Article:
A new series for people who don’t want plastic in their water or bugs on their plate. From Nellie Bowles for The Free Press.
(Photo illustration by The Free Press, images via Getty)

Welcome to Free Press Health

A new series for people who don’t want plastic in their water or bugs on their plate.

Welcome to Free Press Health. This is a series focused on staying alive.

Why is this necessary? 

A few reasons.

First, because the mainstream press is losing credibility when it comes to health and science news. The legacy reporters tend to run their health coverage through government communications departments and have a mindset that puts your actual health last on the priority list, far below a thousand other very interesting niche environmental and social concerns, which leads to things like a Time magazine feature on “The White Supremacist Origins of Exercise.” 

Second, there is a thriving, incredible world of smart new health and science writing and podcasting. But it’s hard to figure out who or what to trust when you’re beyond the gatekeepers. In this Wild West, you’ll find a lot of truth. Let’s be real though: you’ll also have to bushwhack through folks telling you the flu shot makes you glow in the dark. When I call up Peter Attia for advice on this newsletter, he reminds me: “The mainstream media has problems, but the freewheeling podcast landscape does too.”

Finally—and probably the biggest reason to start something sense-making in this space—is that the new world is very hard to navigate. People doing the most cutting-edge research are not always the greatest writers. Meanwhile, those who communicate clearly are often in little hideaways—obscure blogs and feeds. 

We want to separate the signal from the noise to bring you the information that you need to know when it comes to your survival: insights from doctors and experts who have earned our trust, plus, of course, some takedowns of the best of the worst in mainstream health coverage. Our aim is to bring you healthy skepticism (not paranoia), exciting new developments (not snake oil), and honesty (not cynicism).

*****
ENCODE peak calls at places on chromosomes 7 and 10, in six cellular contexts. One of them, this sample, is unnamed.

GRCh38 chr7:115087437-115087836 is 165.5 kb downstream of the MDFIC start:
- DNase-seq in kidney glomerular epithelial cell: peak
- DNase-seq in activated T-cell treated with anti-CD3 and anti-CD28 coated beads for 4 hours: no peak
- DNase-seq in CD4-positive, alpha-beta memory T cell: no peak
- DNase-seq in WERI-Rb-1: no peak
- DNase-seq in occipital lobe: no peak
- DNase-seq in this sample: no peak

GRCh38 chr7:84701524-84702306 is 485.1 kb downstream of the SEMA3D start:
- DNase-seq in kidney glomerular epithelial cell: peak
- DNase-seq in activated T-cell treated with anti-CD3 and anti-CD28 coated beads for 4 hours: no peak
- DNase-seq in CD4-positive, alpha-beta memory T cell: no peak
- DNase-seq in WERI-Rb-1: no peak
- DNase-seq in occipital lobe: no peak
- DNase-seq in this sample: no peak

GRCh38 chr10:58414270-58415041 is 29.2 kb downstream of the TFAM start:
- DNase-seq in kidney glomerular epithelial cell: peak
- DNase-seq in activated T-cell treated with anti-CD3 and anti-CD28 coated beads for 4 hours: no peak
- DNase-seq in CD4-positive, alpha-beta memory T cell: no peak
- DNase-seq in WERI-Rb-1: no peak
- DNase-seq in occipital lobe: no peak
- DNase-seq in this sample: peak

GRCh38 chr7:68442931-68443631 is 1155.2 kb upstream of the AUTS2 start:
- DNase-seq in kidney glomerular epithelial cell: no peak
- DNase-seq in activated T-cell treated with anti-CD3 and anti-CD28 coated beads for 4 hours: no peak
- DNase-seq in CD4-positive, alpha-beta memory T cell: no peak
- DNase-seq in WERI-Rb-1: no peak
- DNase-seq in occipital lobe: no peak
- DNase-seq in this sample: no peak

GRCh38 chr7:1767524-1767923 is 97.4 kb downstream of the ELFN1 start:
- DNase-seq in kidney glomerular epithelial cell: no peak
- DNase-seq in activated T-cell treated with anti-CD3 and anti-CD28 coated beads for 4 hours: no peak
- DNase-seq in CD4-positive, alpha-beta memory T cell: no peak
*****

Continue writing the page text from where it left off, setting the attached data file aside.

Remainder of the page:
Your guide for now is me, Nellie Bowles, who you may know as the deranged narrator of TGIF

I believe I am infallible, of course, but my colleagues here insist otherwise. And given that health and science are subjects of such importance, I’m not flying solo. We’re going to do our own version of peer review by bringing in a roster of health experts to weigh in on topics of the day. 

Now, a note on politics. We’re here to learn about health. A lot of the most interesting thinkers on this are wacky. If I recommend an article about the benefits of goat meat, and the goat farmer also happens to believe that Jesus is going to come back as a turtle next Tuesday, that’s what I call: not my problem. Obviously, this is all within limits, and there’s a good-faith gray zone—I’m not getting Stalin’s sauna tips. But I’m not stressing out if my kombucha lady burned a cop car in Seattle or was at January 6 and honestly, knowing kombucha ladies, either one is entirely possible. Both, even. 

Our view is that you don’t need your health news sugarcoated; you can look elsewhere for spiritual and political guidance. Because the truth is, health is not fair. It’s not equitable. And as anyone who has known a young person diagnosed with cancer knows, it’s certainly not just. 

So who is this for? This is for people who’d rather not have hormones in their milk, plastic in their water, or bugs on their plate. This is for old-school environmentalists and new-school health nuts. It’s for people who know that worrying about seed oils and lifting weights isn’t “right-wing” and wanting clean air and water isn’t “left-wing.” This is for people who don’t want every health and science story prechewed by ideology before it gets to them. 

One note on timing: FP Health will be piloted at random intervals for a few months. Send feedback to By the fall, we’ll be in a regular rhythm. Now, for a look at the health news from the last few weeks: